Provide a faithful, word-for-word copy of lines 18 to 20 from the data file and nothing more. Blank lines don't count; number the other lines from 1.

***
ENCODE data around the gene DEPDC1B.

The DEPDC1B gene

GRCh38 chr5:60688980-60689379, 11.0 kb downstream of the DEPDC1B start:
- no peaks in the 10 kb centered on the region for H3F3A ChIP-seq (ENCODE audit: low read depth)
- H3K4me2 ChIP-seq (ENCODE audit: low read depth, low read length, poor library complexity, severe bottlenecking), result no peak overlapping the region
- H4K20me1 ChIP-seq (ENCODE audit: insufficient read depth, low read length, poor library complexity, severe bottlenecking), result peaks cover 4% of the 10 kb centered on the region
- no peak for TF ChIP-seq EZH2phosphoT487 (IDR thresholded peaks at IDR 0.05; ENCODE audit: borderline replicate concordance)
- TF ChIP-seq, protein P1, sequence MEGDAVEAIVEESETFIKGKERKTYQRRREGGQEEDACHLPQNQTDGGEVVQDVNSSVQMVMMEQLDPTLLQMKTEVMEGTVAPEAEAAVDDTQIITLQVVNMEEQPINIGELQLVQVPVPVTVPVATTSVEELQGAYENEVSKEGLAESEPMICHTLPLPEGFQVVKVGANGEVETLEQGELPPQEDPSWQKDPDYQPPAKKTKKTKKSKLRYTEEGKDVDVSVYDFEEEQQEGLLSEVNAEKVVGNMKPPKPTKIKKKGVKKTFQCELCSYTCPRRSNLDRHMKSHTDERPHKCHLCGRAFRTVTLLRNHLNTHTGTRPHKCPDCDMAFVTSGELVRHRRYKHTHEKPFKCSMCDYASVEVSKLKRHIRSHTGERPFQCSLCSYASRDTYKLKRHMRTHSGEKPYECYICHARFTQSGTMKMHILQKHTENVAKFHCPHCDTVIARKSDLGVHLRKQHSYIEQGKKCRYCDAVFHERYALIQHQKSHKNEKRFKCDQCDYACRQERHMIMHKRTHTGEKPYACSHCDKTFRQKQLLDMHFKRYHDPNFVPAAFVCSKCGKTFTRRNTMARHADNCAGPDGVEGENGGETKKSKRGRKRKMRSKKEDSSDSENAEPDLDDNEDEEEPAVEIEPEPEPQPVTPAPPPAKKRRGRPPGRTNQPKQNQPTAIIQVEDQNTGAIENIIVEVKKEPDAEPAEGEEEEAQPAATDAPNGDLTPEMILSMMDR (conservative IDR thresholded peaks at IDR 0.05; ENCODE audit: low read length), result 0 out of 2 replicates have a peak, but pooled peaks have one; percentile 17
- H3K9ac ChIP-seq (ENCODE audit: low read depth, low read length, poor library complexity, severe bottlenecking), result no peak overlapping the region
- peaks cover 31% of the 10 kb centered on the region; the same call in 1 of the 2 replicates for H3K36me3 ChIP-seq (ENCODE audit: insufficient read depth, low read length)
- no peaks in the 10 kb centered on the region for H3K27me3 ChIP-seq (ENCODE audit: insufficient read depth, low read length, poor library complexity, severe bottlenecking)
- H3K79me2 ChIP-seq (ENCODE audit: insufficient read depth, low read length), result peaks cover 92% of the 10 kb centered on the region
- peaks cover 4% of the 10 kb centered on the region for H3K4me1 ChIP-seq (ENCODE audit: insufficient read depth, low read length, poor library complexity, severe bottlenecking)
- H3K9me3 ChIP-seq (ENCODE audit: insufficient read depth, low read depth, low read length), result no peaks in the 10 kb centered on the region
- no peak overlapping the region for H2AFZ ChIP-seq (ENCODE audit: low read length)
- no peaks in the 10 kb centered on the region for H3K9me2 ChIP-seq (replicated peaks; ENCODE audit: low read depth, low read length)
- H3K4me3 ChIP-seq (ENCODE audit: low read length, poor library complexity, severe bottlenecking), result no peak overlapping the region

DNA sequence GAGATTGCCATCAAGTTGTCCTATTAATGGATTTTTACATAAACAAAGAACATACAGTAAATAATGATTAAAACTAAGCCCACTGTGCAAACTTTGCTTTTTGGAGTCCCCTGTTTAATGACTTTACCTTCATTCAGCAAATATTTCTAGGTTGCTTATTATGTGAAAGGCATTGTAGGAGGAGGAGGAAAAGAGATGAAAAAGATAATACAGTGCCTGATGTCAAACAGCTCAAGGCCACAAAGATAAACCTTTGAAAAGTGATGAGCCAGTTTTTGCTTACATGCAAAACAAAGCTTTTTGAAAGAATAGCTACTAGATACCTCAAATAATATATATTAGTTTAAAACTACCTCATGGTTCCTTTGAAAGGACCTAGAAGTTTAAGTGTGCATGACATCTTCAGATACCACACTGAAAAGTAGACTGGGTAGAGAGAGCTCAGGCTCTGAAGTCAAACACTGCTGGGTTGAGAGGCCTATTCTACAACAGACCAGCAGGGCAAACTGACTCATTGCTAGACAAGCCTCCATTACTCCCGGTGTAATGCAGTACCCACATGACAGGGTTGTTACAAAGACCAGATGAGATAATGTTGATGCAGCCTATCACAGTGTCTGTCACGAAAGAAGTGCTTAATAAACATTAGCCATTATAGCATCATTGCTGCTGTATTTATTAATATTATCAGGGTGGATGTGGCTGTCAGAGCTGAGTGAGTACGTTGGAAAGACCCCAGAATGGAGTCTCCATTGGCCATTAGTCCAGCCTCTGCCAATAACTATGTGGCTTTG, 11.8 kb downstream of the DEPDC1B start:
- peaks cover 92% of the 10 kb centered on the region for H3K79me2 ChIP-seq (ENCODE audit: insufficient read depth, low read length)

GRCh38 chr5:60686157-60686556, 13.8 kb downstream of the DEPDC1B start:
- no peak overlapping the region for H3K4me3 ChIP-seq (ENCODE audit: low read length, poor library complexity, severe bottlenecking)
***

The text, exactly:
DNA sequence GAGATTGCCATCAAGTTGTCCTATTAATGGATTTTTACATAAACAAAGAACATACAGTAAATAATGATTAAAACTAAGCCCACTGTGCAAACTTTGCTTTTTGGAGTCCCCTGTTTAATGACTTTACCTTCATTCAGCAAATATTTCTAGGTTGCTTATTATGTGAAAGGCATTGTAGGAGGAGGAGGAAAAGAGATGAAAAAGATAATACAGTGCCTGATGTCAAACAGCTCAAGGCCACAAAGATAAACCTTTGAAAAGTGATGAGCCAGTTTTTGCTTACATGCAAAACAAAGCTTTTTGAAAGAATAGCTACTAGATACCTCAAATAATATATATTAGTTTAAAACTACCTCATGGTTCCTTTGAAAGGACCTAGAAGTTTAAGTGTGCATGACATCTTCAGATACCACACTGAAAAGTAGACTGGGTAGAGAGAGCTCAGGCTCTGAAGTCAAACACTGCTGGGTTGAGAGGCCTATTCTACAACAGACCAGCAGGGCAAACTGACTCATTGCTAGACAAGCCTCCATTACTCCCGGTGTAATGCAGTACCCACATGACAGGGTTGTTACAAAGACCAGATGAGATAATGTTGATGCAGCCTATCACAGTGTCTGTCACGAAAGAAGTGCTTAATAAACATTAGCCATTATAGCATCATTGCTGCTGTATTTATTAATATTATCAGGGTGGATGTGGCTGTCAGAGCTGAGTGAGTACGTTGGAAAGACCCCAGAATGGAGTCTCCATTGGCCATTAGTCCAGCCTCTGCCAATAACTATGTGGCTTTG, 11.8 kb downstream of the DEPDC1B start:
- peaks cover 92% of the 10 kb centered on the region for H3K79me2 ChIP-seq (ENCODE audit: insufficient read depth, low read length)

GRCh38 chr5:60686157-60686556, 13.8 kb downstream of the DEPDC1B start: